The Great Vigil of Easter – April 20, 2019 – Luke 24:1-12 – Trinity, Winchester
Maybe you noticed, there are no shortage of readings to preach from this evening. And we only read five of the nine suggested readings and responses. Some Christians go all night long, praying, reading, and fasting until the sun comes up. We won’t be here that long tonight, but there is something to be said for that tradition.
After all, the longer one sits in the darkness of the vigil the sweeter the triumphant “Alleluias” sound when they finally do arrive.
Darkness is a powerful thing.
Christian metaphors of light and darkness often give us the sense that darkness is bad. It often represents the absence of God, but the truth is, darkness was always part of God’s plan.
“In the beginning when God created the heavens and the earth, the earth was a formless void and darkness covered the face of the deep…Then God said, “Let there be light.’” And there was. God separated the light from the dark, and it was good.
Yes, darkness was always part of God’s plan.
In Abraham’s darkest hour, as he bound his son and raised his knife, God sent an angel to bless him with the light of his countenance. Because you have obeyed my voice “I will make your offspring as numerous as the stars of heaven and as the sand that is on the seashore.”
In their darkest days in the wilderness God sent a pillar of fire to light up the night and protect the Israelites from the Egyptian army. He even parted the dark waters, so that they might pass through to the light of their salvation.
In the darkness of exile God sent the prophet Ezekiel to tell his chosen people that he would bring them up from their graves and give them the light of new life.
Surely darkness was always part of God’s plan.
From Thursday night when we stripped the altar, through Friday evening when we venerated the cross, there has been within these walls and within our hearts a shroud of darkness.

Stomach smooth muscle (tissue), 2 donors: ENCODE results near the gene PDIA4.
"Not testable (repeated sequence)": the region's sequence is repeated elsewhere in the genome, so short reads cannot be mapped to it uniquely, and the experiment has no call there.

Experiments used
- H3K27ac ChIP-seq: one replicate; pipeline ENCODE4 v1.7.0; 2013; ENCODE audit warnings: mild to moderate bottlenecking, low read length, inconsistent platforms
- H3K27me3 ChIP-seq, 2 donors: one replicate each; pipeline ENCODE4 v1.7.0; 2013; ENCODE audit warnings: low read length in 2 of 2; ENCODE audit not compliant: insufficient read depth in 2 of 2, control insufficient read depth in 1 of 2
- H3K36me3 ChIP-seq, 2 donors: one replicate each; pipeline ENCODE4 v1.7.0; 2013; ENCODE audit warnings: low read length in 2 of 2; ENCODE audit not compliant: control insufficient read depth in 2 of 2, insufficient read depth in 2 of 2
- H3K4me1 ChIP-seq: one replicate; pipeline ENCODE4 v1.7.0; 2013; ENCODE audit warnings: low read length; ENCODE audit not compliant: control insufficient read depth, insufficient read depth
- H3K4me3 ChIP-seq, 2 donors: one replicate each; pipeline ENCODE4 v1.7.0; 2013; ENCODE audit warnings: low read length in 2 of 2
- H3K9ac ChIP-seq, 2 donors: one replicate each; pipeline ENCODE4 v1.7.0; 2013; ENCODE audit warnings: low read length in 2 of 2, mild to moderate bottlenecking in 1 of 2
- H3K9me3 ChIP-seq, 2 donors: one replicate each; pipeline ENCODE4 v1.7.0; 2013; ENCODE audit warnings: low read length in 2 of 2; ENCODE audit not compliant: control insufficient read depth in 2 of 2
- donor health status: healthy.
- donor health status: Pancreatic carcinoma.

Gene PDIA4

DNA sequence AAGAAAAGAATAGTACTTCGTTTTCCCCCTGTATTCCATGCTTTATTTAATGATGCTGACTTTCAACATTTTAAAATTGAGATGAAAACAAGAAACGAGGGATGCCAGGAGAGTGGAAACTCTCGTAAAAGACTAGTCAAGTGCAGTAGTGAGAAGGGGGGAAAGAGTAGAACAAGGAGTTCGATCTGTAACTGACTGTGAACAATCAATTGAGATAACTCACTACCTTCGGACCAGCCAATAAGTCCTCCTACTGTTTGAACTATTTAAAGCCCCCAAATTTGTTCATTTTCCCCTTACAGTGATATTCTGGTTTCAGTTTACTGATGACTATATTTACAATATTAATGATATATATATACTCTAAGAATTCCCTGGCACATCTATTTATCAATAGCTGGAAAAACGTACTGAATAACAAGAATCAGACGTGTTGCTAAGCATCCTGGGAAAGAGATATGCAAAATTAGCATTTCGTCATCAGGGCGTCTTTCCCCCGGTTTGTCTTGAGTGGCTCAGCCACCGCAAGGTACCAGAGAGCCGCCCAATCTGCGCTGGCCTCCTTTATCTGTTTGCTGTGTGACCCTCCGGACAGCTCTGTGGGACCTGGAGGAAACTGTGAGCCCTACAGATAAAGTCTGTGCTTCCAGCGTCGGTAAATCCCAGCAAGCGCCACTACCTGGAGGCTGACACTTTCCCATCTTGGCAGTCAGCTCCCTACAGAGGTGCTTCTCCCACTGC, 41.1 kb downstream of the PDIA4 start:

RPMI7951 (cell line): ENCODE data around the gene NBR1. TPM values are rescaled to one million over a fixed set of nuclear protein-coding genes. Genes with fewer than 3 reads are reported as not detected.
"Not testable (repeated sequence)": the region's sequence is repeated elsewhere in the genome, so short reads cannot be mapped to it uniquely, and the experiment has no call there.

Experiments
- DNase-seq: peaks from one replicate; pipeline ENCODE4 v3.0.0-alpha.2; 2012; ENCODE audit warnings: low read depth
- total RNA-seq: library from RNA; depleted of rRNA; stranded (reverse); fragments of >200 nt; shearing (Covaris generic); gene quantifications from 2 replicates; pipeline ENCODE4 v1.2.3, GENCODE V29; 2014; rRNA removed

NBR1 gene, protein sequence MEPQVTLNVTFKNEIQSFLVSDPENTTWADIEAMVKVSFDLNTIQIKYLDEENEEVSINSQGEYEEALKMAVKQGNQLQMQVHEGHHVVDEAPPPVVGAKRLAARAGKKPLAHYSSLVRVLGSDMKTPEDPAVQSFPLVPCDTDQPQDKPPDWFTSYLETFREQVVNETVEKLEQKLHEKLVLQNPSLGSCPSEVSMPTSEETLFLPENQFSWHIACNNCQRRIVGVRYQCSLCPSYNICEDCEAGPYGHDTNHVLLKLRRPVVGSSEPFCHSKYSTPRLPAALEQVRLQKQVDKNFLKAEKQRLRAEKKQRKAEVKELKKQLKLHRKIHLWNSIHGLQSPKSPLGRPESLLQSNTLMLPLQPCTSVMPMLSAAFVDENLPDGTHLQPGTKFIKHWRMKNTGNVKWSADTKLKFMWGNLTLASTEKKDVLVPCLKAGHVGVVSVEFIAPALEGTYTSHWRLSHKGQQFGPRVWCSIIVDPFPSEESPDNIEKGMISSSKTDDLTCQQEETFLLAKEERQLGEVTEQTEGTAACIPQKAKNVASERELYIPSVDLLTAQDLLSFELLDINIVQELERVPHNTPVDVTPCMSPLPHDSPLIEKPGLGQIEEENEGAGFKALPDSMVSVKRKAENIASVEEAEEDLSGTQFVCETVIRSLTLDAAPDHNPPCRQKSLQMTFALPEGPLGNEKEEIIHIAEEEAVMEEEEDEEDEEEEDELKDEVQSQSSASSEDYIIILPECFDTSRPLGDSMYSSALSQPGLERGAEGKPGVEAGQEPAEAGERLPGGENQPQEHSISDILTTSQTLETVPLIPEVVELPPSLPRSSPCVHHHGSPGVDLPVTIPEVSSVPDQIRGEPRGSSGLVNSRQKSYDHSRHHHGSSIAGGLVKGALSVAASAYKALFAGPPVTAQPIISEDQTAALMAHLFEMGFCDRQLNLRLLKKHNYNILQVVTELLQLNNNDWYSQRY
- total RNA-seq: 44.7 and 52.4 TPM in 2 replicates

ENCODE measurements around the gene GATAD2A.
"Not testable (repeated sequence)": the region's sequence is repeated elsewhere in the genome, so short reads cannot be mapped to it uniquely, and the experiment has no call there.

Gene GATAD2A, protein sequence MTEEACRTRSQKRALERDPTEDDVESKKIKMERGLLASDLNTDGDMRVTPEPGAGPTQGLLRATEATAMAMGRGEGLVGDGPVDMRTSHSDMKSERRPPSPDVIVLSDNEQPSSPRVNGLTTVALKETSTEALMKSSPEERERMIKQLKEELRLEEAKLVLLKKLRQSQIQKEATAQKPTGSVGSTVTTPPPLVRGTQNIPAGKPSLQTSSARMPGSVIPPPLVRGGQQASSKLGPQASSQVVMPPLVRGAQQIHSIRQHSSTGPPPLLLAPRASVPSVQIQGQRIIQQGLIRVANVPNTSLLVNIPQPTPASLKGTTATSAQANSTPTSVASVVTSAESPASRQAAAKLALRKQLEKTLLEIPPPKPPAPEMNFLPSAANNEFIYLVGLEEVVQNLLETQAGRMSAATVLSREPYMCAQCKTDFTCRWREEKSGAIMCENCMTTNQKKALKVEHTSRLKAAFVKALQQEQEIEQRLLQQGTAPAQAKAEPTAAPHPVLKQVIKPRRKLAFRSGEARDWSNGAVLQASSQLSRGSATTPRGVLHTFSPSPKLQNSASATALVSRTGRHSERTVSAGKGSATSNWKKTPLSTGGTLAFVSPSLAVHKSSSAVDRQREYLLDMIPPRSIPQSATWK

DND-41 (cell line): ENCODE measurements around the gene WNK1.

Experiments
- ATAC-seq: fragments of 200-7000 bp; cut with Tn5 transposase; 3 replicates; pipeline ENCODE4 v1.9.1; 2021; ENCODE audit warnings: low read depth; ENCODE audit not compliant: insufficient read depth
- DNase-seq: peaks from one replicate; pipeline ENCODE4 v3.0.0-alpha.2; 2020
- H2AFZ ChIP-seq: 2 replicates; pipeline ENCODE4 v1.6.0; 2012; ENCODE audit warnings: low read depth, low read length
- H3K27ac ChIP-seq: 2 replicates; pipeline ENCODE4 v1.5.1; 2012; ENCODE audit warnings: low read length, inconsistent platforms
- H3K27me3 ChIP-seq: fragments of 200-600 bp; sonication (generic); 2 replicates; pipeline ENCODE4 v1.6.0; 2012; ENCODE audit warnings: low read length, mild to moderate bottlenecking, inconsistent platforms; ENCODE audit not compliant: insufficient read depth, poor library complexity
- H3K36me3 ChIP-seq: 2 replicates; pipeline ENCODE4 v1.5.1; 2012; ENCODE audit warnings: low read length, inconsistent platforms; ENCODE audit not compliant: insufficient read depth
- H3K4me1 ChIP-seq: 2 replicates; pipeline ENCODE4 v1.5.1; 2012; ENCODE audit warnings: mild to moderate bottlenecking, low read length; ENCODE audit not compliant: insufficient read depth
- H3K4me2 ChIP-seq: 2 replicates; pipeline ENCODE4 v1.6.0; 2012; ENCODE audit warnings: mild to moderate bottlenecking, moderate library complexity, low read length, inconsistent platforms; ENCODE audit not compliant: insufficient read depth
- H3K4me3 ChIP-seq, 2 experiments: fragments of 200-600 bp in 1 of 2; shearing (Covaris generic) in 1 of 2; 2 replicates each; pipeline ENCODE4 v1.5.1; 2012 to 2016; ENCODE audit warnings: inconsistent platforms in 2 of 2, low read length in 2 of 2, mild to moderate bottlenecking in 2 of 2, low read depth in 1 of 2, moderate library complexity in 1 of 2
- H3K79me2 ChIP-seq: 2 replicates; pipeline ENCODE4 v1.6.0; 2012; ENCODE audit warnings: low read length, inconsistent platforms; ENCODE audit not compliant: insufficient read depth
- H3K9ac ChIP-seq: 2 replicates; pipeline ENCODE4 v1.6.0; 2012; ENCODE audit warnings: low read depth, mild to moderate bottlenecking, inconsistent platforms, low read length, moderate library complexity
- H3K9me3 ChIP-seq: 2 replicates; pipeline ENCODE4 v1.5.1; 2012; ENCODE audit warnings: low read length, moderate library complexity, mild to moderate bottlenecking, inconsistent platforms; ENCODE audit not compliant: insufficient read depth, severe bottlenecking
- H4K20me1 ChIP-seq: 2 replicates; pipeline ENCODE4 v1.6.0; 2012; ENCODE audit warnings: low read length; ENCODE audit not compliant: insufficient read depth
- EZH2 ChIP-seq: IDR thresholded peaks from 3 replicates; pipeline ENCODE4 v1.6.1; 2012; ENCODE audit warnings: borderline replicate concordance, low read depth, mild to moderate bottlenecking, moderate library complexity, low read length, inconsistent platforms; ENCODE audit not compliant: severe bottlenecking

Still covered in darkness, many of us returned this morning to do the things people do when confronted by death. We busied ourselves by sprucing up the church, as for a funeral, making sure everything was just right.
Even tonight began in darkness. Our celebration of Jesus’ glorious resurrection from the dead begins in the quiet shadows of the evening.
Yes, darkness was always part of God’s plan, you see, because if it weren’t for the darkness, we wouldn’t be able to see the light.
Sitting in the darkness tonight we could see signs of light all around us: the glorious splendor of the new fire; the radiant light of the paschal candle, that marvelous and holy flame that focuses our attention on the Risen One; even the Exsultet is a light to our ears, a love song from Mother Church to the triumphant Christ.
The salvation history narratives, ancient stories of our faith, enlighten our memories, and the faint whiff of fresh lilies enlightens our senses.
It is in the darkness we see the fullest expression of resurrection light. Nowhere is this more prevalent than through the sacrament of Holy Baptism. Tonight as we gathered around the font to renew our baptismal promises, we were sprinkled with the water of abundant life.
Our reading from Romans reminds us that we were baptized into Christ’s death so that we might rise with him to new life. In other words, in order to see the light of resurrection, we have to know the darkness of the death of Jesus.
From the very beginning God has been telling us, teaching us, showing us that darkness is part of God’s plan. At the dawn of creation. In the wilderness. By the Red Sea. In the valley of dry bones. Even at our baptism.
As people of faith, we need to recognize that darkness is a part of our journey, but we must never mistake it for our destination.
That’s reserved for resurrection light.